It’s hard to believe from today’s vantage point, but the liveliest, most intelligent cultural discussions in late-20th-century America — as well as some of the finest writing —- were about the movies. And the leading voice in most of those discussions belonged to a woman from Berkeley, Pauline Kael. Which is why What She Said: The Art of Pauline Kael, Rob Garver’s reverential yet incisive documentary tribute to the late film critic, is worth still one more excursion in the Wayback Machine, a device that’s seeing a lot of use at the art house these days.
Writer-director Garver’s film reassures us that all the things we thought about the beauty of film, the cohesiveness of global cinema, and about Berkeley itself in those days, were right and true. No matter what we’ve learned since then, Kael’s East Bay — where the former chicken rancher’s daughter from Petaluma established a pioneering retrospective movie house (the Cinema Guild on Telegraph Avenue) and wrote her first reviews of her favorite flicks — was one of the intellectual capitals of the United States.
Just ask critic and Kael confidant Greil Marcus, who alongside such interested parties as John Boorman, Paul Schrader, Christopher Durang, Camille Paglia, David O. Russell, John Guare, and Quentin Tarantino offer their talking-head opinions. Kael eventually found her niche in “The Current Cinema” section of The New Yorker, and proceeded to turn everybody’s innocent night at the movies into the hottest-ticket sideshow in that era’s scintillating culture wars.
Kael’s prose was sharp and flavorful. It overflowed with metaphor, and achieved a candor that can only occur as the result of intense labor. When she fell in love with a face, a certain gesture, or a point of view her descriptions turned sensuous; when she found fault, she did not spare the venom. No one was sacrosanct. “People don’t tend to like a good critic,” asserted Kael in an onscreen interview. “They tend to hate your guts. If they like you I think you should start getting worried.” She didn’t especially pick fights; the fights came to her, eagerly.
For every film Kael loved — Bonnie and Clyde, The Golden Coach, Mean Streets, The Wild Bunch, Last Tango in Paris (one of her most controversial choices), Jaws, Brian De Palma’s Casualties of War, and pretty much the complete works of Robert Altman and Jean-Luc Godard — there were films she just could not accept. Kael found Charlie Chaplin’s Limelight (1952) “self-pitying” and “maudlin.” To her, The Sound of Music was a “sugar-coated lie.” Star Wars? “Like a box of Cracker Jacks that is all prizes.” She dismissed Apocalypse Now with a bit of imitation pidgin: “White man, he devil.” Filmmaker David Lean confessed that the dressing-down Kael gave him for Lawrence of Arabia unnerved him so much he stopped working for four years. Her pans of La Notte, Last Year at Marienbad, and La Dolce Vita sported the joint headline: “The Come-Dressed-As-The-Sick-Soul-Of-Europe Parties.” 2001: A Space Odyssey, The Exorcist, Blade Runner, and Claude Lanzmann’s heavily praised Holocaust doc Shoah all suffered the Wrath of Kaen. Her antipathy toward tent-pole mega-productions boiled down to: “The big picture is almost always the bad picture.”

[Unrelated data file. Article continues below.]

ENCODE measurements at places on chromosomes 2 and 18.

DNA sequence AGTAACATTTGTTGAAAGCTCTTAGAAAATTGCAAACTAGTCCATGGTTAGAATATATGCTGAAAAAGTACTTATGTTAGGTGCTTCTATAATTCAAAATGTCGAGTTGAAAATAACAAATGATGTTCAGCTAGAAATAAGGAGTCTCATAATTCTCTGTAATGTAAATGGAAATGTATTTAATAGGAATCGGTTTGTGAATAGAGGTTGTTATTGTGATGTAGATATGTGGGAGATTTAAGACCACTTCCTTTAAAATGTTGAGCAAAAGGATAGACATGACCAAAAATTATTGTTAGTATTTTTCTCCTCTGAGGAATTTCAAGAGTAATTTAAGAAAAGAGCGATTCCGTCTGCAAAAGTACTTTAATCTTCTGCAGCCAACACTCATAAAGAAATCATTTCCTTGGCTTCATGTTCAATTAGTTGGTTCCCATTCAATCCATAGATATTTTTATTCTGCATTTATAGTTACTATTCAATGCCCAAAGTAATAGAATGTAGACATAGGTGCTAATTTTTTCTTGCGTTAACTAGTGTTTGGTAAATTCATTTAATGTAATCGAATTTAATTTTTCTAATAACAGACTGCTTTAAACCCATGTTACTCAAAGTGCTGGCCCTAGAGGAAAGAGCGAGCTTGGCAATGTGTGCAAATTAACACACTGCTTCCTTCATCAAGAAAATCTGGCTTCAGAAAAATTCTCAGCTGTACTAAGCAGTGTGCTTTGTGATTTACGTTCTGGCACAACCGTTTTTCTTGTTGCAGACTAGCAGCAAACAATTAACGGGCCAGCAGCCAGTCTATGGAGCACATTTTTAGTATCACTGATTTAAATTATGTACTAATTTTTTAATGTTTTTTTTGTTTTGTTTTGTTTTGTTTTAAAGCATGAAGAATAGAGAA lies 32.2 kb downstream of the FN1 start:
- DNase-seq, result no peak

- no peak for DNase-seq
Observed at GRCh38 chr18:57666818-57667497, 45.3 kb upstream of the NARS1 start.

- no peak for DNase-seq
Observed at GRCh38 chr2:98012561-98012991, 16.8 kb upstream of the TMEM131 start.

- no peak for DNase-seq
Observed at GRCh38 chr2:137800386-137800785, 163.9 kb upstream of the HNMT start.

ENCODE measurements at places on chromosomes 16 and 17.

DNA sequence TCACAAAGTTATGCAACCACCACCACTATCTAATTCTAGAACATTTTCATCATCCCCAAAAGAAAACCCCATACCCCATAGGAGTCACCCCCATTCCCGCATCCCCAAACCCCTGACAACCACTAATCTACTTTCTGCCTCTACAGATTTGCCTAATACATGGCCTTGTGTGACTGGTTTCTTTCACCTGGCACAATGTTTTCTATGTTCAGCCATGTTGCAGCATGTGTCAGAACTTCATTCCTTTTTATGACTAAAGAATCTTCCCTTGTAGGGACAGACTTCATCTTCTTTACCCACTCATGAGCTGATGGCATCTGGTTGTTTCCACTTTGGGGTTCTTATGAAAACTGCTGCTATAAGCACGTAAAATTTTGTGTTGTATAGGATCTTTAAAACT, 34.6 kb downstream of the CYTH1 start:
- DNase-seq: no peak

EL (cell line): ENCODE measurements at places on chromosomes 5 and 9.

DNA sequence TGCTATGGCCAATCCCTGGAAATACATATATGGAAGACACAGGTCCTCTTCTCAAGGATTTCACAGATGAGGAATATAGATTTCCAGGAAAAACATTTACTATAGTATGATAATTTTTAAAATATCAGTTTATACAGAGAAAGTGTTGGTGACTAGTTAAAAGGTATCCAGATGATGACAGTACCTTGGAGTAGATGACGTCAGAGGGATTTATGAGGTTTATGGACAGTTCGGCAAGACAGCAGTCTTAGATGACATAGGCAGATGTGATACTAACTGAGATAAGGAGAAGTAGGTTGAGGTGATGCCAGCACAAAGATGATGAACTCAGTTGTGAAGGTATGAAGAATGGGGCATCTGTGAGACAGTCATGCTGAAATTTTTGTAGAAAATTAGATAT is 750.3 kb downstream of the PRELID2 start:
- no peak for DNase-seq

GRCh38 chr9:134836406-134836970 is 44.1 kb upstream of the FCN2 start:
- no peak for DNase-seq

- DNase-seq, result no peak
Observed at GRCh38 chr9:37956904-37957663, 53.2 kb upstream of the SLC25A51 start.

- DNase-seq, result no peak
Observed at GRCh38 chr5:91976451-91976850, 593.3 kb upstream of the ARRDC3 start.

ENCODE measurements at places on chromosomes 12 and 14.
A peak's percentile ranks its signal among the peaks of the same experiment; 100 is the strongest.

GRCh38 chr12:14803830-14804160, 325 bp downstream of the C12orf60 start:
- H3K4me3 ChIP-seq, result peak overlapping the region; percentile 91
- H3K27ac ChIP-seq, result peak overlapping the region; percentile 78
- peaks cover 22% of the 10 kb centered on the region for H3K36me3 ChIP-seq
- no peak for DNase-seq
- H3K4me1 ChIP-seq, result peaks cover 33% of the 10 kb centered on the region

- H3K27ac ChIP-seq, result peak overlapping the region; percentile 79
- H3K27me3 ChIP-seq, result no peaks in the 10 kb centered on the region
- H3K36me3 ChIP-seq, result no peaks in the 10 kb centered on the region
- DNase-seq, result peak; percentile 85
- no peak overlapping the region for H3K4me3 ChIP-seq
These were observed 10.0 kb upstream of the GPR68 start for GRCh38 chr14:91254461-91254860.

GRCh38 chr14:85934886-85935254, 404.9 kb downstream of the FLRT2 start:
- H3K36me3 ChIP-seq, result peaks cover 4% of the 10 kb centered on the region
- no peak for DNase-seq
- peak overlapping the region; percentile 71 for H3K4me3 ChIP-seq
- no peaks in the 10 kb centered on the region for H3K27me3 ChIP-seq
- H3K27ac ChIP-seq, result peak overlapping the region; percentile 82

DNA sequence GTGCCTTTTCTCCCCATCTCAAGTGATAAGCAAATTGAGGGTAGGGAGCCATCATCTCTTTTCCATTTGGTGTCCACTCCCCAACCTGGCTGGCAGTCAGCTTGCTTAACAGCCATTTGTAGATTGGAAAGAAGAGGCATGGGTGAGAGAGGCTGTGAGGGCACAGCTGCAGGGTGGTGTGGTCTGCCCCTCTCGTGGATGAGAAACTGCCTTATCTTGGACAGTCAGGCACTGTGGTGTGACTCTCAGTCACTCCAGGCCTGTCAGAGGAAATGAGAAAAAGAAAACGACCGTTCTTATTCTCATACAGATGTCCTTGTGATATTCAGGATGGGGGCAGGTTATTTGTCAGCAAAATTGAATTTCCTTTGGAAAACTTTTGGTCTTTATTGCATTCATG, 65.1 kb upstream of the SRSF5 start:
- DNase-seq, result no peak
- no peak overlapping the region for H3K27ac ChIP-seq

As a woman writer working in a male-dominated industry, Kael was obliged to swim upstream. She championed such female creative figures as Gillian Armstrong, Marguerite Duras, Dorothy Arzner, and Zoe Akins, and looked askance at, for instance, West Side Story‘s approval of women’s subservience to men. Always present in her outlook is a rebellion that recognizes it is “difficult for men to accept the idea women can argue rationally.” One of Kael’s most prominent detractors was critic Renata Adler, who ripped Kael in The New York Review of Books. Adler may have been a square trying to start a brawl, but catfights were never part of Kael’s agenda.
And then there’s Kael’s tiff with the Village Voice‘s influential Andrew Sarris over the latter’s support for the auteur theory. Kael thought the auteurists’ overly academic classifying of films and their directors made for dull thinking. Her style was more intensely personal —- as in her wry estimation of Gold Diggers of 1933, illustrated by biodoc director Garver’s clip of sleepyhead Aline MacMahon awakening in bed with her hair covering her face. The clips show of scenes that Kael liked is particularly charming.
Garver’s film weighs Kael in the balance and finds her worthy in practically every department. Her extraordinary energy and appetite for the pure pleasure of movie-going mark her as one of the pantheon critics (with apologies to Sarris), as does her prosecutorial skill in arguing her point. Kael grew up watching Hollywood movies from the ’30s and ’40s, and longed for the amused self-criticism of America they contained. “It was the comedy of a country that didn’t yet hate itself,” declared the critic in her essay “Raising Kane” in The New Yorker. The country needs voices like Kael’s more than ever now. As she once concluded: “Without critics you have nothing but advertisers.”